Mixed reviews as Gold Fields CEO, Nick Holland, defends capex push

Gold Fields, CEO, Nick Holland Pic: Martin Rhodes

GOLD Fields CEO, Nick Holland, acknowledged Asanko Gold’s plans to grow its Ghana footprint may have been too ambitious which is one of the reasons the market hammered shares in the Toronto-listed firm last year.

“The asset is high quality, but perhaps the strategy to go big was not the best,” Holland said in an interview on March 29 shortly after announcing the firm’s intention to create a joint venture with Asanko on its Ghanaian assets. In a separate transaction, Gold Fields bought 9.9% of the company via a rights issue. “It is better to go for a smaller footprint,” said Holland of the joint venture’s plans.

Last year, Asanko lost about a third of its value following a report by hedge fund, Muddy Waters, that said the firm was facing a liquidity crunch unless it raised more funds to maintain long-term production levels. The firm’s CEO, Peter Breese, said at the time the report damaged the company’s ability to finance its future. Asanko’s liquidity constraints effectively opened the door for Gold Fields.

Gold Fields spent $202m buying half of Asanko Gold’s stake in its Ghana subsidiary, Asanko Gold Mines which included $17.9m following a rights issue – the effect of which is to give Gold Fields overall control of the asset. For Asanko, the investment rubs out $160m in debt whilst it preserves executive jobs as the firm will remain mine operator. The mines consist of three orebodies: Nkran, the main asset, and two satellite deposits in Akwasiso and Dynamite Hill. Analysts, however, have been mixed in their appraisal of the transaction.

Standard Bank Group Securities (SBGS) gold analyst, Adrian Hammond, said the transaction might ultimately be a call on the dollar price of gold as it represented at current prices “… another deal that is at best value neutral and unlikely to enhance earnings and hence dividends unless investors believe gold prices will continue to rise”.

There were also concerns regarding the level of spend in which Gold Fields was involved this year. Capex for the group this year was recently put at $835m of which $286m was growth capital consisting of $105m for Damang, $145m for Gruyere and $36m for South Deep. Another $83m has been budgeted for Salares Norte, a project in Chile.

These are all growth-related projects in the Gold Fields portfolio which are intended to keep Gold Fields at annual production levels of 2.2 million ounces/year, at the very least. Holland said, however, that the Asanko deal was “additive” and insisted that “nothing has fallen over” in terms of its current asset suite.

Nonetheless, the market’s initial reaction to the transaction was dislike, or “suspicion” as Patrick Mann, an analyst for Deutsche Bank, more delicately described it. He added, however, that “… while the market tends to view capital allocation by gold companies with suspicion given the sectors poor track record, this transaction does appear net present value accretive”. He has a buy recommendation on Gold Fields.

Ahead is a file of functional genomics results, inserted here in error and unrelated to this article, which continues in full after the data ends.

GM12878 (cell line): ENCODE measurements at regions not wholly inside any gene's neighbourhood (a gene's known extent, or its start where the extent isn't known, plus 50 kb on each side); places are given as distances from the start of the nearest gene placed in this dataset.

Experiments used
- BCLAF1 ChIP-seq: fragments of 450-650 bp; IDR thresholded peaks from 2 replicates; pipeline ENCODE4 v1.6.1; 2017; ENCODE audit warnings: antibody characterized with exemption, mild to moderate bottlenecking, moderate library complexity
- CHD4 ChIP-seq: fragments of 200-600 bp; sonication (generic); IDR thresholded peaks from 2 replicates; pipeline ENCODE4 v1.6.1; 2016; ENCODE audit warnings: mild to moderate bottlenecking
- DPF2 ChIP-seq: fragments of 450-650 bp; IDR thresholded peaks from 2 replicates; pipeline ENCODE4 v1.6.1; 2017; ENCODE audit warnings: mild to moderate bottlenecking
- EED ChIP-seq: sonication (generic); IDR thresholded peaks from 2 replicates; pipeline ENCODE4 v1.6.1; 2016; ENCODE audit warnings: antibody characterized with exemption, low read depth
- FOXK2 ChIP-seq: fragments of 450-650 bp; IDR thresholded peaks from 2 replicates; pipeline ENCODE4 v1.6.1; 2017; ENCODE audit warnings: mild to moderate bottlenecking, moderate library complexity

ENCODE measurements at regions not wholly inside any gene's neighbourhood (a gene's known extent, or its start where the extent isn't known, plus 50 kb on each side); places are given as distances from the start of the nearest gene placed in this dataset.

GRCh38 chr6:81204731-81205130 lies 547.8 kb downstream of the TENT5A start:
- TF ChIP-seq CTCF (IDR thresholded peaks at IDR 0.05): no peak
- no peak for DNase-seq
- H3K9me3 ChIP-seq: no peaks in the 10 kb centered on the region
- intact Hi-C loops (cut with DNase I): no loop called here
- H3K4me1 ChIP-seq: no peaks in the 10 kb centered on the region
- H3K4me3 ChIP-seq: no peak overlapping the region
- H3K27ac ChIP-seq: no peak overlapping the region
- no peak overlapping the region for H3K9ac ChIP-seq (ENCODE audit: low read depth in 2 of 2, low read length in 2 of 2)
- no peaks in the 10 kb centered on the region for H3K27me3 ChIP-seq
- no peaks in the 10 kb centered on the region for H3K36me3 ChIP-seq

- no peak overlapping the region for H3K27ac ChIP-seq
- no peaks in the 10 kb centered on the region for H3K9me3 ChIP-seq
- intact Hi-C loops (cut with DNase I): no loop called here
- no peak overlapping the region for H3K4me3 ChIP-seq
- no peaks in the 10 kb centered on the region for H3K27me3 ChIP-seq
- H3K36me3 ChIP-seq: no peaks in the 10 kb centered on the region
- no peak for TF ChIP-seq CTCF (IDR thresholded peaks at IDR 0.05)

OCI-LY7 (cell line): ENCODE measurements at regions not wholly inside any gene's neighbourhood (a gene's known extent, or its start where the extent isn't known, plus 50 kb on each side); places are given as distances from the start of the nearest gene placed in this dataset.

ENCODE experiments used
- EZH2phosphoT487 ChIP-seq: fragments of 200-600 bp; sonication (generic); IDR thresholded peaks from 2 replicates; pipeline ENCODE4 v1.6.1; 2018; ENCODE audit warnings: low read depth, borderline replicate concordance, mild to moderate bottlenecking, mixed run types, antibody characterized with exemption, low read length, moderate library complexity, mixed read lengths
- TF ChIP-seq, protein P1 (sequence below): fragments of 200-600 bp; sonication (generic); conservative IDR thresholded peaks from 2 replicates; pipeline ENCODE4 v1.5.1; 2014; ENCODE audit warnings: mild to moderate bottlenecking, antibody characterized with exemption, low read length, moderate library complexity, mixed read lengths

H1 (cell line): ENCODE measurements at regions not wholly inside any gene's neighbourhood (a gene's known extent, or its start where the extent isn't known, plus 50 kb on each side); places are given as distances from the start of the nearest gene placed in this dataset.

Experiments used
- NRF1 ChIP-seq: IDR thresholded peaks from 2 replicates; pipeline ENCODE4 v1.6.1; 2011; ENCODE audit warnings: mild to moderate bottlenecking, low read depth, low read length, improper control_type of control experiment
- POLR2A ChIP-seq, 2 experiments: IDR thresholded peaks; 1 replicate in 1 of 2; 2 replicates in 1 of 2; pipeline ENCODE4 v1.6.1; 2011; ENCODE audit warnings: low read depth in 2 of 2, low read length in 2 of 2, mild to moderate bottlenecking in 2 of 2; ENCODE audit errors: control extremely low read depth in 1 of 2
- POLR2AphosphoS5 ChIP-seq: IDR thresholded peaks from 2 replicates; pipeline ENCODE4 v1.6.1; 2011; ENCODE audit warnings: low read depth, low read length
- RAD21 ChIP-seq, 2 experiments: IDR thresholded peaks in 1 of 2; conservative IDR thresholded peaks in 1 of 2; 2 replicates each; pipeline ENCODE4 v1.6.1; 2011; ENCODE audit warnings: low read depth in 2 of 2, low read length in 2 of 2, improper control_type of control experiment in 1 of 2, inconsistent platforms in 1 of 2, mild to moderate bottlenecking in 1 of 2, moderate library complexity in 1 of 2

Said Holland: “The market also had a negative reaction when we bought the Yilgarn South assets in Australia [from Barrick Gold in 2014]. We really got hammered then. But we tripled our reserves and had a 20-month payback on the mines”, he said. Analysts make “… snap decisions in an hour even though the company has spent two years looking at something …,” said Holland. “We have a team of 50 people, pre-eminent exports in their fields working thousands of hours”.

The Yilgarn transaction – which was done at a $150 per reserve ounce – might be a reasonable reference point for Asanko which has an $88 per reserve oz valuation (based on Asanko’s published reserves of about 5.11 million oz).

“At face value this compares favourably to the average multiple paid over the last decade for producing assets globally of $319/reserve oz and $104/ resource oz,” said RMB Morgan Stanley. By way of comparison, Gold Fields paid $153/reserve oz and $86/resource oz for its most recent acquisition, Gruyere, in Western Australia.

Among the more critical was Johann Steyn, an analyst for Citi: “It is our view that investors should be cognisant of the fact that these acquisitions are unlikely to result in growth, but merely replace falling production from existing mines,” he said in a report. He recommended that investors view the acquisition price for Asanko Gold Mines as sustaining, instead of new capex. In these terms, annual sustaining capex would be just over $1bn a year, equal to $482/oz.

“In our opinion, it would be difficult to derive anything else but a bearish view on the stock if this outlook is considered,” he said. Shares in Gold Fields fell about 7% in the aftermath of the Asanko Gold transaction, but they have since recovered slightly so that losses since the deal are limited to 4%.


  1. All these pseudo-mining-analysts are always late to the game!

    The Goldspeculator had done the analysis already and provided more insight that all their reports put together!

  2. Hahhahaahahahah get real, we all know Goldspeculator is one of these chaps, but unable to really voice his views at work, as his job is to keep interest alive and money flowing towards these companies… How else can they be so close to all the numbers?

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